Many reacted to Karl Andersson’s autoethnography on cartoon child porn by asking how it could have been allowed to go ahead. But amid doubts about who it harmed and ongoing concerns about research bureaucracy, many are wary of a further ramping-up of ethics procedures. Jack Grove reports
This summer, a journal paper by a Swedish PhD student written in Germany about Japanese comics became an unusual problem for British academia. Karl Andersson, a first-year doctoral student at the University of Manchester, may have thought his colourful musings on three months spent masturbating to sexualised manga images of young boys pushed forward scholarship, but few agreed, either inside academia or outside it.
This unsettling and disturbing research project and the uproar it caused raises questions about human research ethics and research ethics review. It also raises serious questions about the responsibilities of institutions for research conducted under their auspices. Research that does not directly involve people as participants can still do significant harm. Work can have negative consequences without involving what current national frameworks around the world define as human research. This is a good time for an open debate about the need for ethical reflection for all research to reflect upon its impacts and negative consequences.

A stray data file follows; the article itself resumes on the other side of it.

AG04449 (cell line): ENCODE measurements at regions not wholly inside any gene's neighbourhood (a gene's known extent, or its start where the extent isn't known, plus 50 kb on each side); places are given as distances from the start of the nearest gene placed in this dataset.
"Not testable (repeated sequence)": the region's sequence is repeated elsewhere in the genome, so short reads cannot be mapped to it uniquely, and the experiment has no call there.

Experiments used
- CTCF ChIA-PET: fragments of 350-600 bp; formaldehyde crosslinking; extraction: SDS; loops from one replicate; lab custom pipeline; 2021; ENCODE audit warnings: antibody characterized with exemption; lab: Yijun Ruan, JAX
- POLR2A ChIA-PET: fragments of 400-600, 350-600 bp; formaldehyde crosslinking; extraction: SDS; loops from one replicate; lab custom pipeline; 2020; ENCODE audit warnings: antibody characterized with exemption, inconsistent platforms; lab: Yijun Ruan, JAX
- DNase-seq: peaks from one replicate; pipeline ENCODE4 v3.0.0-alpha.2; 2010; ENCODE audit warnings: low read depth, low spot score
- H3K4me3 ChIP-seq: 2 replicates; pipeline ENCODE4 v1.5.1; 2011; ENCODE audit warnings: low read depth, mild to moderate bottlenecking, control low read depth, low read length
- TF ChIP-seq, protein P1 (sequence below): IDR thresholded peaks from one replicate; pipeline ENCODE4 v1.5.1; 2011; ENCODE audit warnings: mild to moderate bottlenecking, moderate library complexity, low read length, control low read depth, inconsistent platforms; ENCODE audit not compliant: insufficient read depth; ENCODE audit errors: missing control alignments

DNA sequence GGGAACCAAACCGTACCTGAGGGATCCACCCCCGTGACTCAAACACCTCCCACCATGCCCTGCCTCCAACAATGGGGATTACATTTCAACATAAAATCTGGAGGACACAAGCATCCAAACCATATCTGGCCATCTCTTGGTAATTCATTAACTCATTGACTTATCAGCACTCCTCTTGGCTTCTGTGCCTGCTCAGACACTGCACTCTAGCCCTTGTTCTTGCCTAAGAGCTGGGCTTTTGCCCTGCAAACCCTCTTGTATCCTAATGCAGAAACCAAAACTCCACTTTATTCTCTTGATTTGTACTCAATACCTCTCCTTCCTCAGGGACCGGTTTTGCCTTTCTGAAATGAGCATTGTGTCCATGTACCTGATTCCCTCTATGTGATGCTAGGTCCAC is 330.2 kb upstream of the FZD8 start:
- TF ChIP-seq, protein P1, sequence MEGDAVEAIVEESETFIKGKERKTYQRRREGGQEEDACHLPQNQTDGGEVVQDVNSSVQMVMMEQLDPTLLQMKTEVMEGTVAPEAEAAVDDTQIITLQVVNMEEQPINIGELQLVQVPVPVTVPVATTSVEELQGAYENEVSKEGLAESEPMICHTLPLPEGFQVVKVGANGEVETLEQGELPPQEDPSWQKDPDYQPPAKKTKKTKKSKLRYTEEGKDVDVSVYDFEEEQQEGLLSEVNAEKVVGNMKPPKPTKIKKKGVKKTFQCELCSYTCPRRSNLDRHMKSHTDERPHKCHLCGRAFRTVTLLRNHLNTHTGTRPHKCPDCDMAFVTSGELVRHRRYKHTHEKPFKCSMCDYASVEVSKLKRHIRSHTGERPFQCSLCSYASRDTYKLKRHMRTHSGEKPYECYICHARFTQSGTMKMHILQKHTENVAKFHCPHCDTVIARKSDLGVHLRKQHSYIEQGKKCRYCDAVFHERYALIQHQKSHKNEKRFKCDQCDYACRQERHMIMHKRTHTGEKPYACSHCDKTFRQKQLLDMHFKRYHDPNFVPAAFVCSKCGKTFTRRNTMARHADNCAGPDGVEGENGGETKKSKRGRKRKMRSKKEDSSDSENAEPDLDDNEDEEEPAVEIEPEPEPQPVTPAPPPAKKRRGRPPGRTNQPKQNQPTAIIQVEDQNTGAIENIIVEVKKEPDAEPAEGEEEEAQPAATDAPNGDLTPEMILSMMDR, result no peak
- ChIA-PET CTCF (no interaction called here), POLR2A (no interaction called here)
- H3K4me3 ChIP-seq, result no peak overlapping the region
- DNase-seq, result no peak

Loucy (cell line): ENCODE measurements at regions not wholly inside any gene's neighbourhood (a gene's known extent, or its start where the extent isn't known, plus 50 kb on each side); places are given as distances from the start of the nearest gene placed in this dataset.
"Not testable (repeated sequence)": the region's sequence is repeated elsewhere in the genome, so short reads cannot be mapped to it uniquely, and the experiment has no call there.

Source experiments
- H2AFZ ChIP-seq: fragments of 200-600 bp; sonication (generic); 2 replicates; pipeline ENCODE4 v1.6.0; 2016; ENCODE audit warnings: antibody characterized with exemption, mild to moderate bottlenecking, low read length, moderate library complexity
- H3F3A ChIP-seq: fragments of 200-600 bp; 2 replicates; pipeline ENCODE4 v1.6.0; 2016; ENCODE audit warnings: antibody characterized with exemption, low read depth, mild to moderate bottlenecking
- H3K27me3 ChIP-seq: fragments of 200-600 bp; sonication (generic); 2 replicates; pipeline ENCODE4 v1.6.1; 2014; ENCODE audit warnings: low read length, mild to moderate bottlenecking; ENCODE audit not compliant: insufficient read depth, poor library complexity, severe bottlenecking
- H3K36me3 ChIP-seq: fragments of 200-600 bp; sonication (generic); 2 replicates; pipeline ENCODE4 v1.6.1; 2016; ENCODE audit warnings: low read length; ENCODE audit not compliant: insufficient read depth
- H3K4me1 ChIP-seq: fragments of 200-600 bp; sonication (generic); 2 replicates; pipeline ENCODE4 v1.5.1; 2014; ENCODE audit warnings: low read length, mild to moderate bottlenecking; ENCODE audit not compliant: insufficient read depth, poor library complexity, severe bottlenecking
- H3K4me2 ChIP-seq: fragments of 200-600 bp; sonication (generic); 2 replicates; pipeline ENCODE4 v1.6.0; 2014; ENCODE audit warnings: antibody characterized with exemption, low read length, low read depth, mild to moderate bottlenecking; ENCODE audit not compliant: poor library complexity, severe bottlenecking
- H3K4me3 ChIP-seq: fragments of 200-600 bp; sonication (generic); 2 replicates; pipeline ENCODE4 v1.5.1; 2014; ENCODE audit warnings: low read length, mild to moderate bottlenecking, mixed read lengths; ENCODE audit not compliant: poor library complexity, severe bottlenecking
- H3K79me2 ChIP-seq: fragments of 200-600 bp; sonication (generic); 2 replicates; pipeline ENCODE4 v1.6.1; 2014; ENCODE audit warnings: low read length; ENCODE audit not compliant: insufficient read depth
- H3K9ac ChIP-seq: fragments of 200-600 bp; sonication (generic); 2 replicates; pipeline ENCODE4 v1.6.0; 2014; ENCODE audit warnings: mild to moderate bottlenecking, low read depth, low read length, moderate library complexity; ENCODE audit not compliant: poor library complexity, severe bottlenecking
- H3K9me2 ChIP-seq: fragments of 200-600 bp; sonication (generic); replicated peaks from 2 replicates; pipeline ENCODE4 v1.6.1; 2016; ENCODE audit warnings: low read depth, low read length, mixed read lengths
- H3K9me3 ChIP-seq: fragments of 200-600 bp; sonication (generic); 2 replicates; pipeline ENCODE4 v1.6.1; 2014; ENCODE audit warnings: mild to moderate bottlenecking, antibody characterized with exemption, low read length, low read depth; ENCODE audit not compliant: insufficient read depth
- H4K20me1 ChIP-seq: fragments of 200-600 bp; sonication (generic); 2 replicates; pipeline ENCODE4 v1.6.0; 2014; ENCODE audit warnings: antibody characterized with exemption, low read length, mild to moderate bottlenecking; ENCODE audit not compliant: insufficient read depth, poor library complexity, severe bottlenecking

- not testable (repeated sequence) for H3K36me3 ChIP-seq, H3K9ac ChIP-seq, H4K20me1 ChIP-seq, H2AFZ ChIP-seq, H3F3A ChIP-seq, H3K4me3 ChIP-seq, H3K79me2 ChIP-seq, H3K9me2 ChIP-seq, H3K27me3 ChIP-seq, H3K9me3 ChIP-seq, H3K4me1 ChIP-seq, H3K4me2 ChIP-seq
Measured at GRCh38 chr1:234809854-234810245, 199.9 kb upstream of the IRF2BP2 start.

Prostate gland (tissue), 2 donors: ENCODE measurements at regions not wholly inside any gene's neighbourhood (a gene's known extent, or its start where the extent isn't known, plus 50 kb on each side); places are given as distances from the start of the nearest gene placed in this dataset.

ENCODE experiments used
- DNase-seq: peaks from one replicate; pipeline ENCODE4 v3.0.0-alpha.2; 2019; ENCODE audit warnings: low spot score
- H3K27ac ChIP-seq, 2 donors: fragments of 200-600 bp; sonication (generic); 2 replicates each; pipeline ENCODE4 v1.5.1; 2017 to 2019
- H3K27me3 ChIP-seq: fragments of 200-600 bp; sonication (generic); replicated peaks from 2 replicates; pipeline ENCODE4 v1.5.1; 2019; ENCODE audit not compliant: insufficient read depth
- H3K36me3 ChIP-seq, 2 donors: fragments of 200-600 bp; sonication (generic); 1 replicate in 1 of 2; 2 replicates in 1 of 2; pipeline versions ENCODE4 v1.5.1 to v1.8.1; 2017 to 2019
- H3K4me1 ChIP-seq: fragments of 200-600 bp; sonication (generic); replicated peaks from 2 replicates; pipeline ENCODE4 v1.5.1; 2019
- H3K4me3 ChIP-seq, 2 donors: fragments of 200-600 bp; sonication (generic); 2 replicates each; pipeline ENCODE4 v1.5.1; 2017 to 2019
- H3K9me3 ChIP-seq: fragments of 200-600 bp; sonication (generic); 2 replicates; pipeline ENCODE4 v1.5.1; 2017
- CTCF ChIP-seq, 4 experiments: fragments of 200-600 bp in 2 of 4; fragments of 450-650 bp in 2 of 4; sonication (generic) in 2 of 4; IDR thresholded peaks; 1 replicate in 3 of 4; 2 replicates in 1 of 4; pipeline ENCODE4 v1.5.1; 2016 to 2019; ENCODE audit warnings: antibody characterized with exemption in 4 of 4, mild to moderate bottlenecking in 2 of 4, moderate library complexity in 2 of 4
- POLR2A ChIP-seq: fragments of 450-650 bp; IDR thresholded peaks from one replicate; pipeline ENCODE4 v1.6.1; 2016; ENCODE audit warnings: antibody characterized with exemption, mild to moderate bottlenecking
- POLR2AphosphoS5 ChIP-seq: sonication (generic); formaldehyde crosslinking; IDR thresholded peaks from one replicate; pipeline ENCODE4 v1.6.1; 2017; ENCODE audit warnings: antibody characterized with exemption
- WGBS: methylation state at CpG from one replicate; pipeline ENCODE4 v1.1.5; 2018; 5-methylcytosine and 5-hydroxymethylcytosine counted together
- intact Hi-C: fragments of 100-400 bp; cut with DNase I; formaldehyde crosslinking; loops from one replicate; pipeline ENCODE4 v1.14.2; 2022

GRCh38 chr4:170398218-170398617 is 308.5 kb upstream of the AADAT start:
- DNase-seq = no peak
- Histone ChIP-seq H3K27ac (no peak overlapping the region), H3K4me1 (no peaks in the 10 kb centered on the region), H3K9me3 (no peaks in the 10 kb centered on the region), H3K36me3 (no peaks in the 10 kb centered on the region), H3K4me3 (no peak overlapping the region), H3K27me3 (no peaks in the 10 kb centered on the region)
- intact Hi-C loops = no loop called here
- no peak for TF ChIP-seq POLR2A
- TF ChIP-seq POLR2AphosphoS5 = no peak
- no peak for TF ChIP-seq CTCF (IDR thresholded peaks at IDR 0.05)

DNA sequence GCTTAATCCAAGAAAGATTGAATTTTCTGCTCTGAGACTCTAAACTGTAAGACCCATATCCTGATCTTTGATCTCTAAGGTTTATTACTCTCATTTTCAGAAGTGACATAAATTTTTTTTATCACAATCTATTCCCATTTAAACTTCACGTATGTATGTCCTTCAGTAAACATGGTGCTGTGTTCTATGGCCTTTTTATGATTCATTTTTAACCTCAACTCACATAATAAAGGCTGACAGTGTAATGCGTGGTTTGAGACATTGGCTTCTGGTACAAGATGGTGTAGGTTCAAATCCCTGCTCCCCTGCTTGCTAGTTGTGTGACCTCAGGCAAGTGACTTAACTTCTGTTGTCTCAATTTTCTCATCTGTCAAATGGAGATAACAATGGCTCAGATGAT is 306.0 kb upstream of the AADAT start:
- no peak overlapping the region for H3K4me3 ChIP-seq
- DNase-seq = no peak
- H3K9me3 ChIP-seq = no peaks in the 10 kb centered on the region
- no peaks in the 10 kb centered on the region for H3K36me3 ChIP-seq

“Genuinely disgusting” was the verdict of Robert Halfon, chair of the House of Commons’ education committee, as he and other MPs grilled Manchester vice-president for social responsibility Nalin Thakkar in September, during a one-off evidence session on “free speech and research content in English universities” that was held in response to the Andersson case. The apologetic professor admitted that the affair had exposed a “blind spot” in Manchester’s vetting of controversial research.